Everything you need to know about how and when to reintroduce dairy into baby's diet.
1. What to do when you are feeling overwhelmed
2. The key to get things done around the house
3. How lower expectations can help you get more things done and feel less overwhelmed
Here's what you can expect in the first 4-6 weeks of going dairy-free for baby, why it's so important to make sure you are 100% dairy free, how and when to know if you need to cut more allergens, and how to come up with a plan and reduce overwhelm.
Get your free guide: 7 Things You MUST Know Before Seeing Your Pediatrician
I’ve heard it over and over, it takes 21 days to break a habit (or start a new one). But I’ve never really thought of myself as someone with strong enough will power.
Yes, I went dairy free for my daughter for 9 months, but looking back I honestly feel like that was more divine intervention. It seems silly, I’ll have to save that explanation for another time…
When I went dairy free for my son, I had a really hard time. Lots of slip ups and giving into temptation. I reintroduced dairy too early and his symptoms, like chronic congestion and digestive discomfort, never fully disappeared.
Last month, after a series of events over a day or two, I decided I needed to cut dairy and now eggs. Cutting eggs from my diet made me nervous – they were one of my favorite go-to foods for breakfast, lunch, and even the occasional dinner. I honestly couldn’t imagine even a couple of days without a single egg for breakfast.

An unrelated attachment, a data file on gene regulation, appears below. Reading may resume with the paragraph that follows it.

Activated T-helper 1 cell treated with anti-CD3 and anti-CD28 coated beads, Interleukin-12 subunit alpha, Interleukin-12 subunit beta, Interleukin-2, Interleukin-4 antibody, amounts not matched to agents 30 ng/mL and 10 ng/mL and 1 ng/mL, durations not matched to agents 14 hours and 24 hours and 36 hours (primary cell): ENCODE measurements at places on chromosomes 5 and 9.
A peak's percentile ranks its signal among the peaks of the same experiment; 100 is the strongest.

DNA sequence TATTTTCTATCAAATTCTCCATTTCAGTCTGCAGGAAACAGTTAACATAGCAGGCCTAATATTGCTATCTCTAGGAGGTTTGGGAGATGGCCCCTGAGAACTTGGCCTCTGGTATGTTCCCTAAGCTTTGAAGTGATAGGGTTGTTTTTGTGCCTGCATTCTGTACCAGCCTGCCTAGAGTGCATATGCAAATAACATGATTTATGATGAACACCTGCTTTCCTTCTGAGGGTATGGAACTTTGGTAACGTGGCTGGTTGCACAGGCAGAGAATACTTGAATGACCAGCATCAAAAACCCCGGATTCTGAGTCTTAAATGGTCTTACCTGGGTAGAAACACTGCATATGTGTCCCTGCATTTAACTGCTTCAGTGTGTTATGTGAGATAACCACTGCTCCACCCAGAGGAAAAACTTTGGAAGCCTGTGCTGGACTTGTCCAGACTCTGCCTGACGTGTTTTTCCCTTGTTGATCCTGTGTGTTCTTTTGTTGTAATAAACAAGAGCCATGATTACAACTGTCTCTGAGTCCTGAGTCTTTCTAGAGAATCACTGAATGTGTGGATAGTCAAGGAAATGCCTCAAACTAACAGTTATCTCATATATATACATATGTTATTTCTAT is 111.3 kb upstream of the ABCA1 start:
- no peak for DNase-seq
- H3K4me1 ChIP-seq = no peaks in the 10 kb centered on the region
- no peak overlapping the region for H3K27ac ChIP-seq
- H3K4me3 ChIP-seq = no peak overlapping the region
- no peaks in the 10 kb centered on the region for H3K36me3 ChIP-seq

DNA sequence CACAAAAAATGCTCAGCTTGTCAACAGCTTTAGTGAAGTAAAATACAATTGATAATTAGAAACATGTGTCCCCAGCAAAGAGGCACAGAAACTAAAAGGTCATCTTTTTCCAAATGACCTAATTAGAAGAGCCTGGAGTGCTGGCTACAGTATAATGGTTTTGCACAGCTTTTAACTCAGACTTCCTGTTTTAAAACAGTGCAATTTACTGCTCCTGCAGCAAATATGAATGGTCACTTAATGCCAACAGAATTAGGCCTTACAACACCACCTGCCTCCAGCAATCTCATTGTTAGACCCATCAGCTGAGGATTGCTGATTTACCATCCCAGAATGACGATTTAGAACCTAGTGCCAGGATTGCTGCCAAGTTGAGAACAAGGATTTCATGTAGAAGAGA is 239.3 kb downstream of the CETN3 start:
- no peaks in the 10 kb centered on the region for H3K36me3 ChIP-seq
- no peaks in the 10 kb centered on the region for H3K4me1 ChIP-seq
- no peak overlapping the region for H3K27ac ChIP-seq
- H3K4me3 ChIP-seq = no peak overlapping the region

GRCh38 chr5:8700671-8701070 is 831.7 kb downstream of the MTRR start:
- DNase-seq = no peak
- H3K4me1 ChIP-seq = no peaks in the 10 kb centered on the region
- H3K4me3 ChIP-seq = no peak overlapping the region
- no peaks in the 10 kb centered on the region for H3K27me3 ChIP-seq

So, I told myself it would be an experiment. Just a month. Cut eggs for a month and then see how Bradley does. I could do a month. Having a goal, a deadline, in mind made it just a little bit easier from the start.
The first two weeks were tough. I was literally counting the days. Most days I like a savory breakfast so I needed to find a replacement for that. I tried savory oatmeal – loved it! I Tried a chickpea and eggplant scramble – it was delicious but it was certainly not eggs. I even started just eating leftovers for breakfast; I’m not sure why I’ve never done that before!
After hitting the two-week-mark, I stopped counting for egg-free days and things just started to fall into place. I didn’t really have to think about it anymore. It made ordering at restaurants a little bit more difficult and made me feel slightly more obnoxious than when I was simply dairy free, but no biggie.
Two days ago I made it to one month without eggs, and guess what? I still haven’t had one! I can’t say there’s any huge difference in the way I feel and I know I’ll eat an egg soon enough, but I just don’t really need or want one yet. [Edit, I had eggs for breakfast after 1 month and 3 days, then Bradley had a rough night so I am back to egg free]
More than anything, my month without eggs has proved to me that it is possible to make a change, any change, in less than 28 days.
When going dairy free, I teach moms that the most important factor is your “why”, your motivation. Without that, it’s hard to stay strong when temptation presents itself. But, from this little experiment I did on myself, I learned a few more tips for making change stick:
Have you tried to break a habit, or create a new one? What was your experience? How long did it take you?
Want to know how to get your kid to stop asking you for snacks every 20 minutes? (or how to stop snacking yourself!)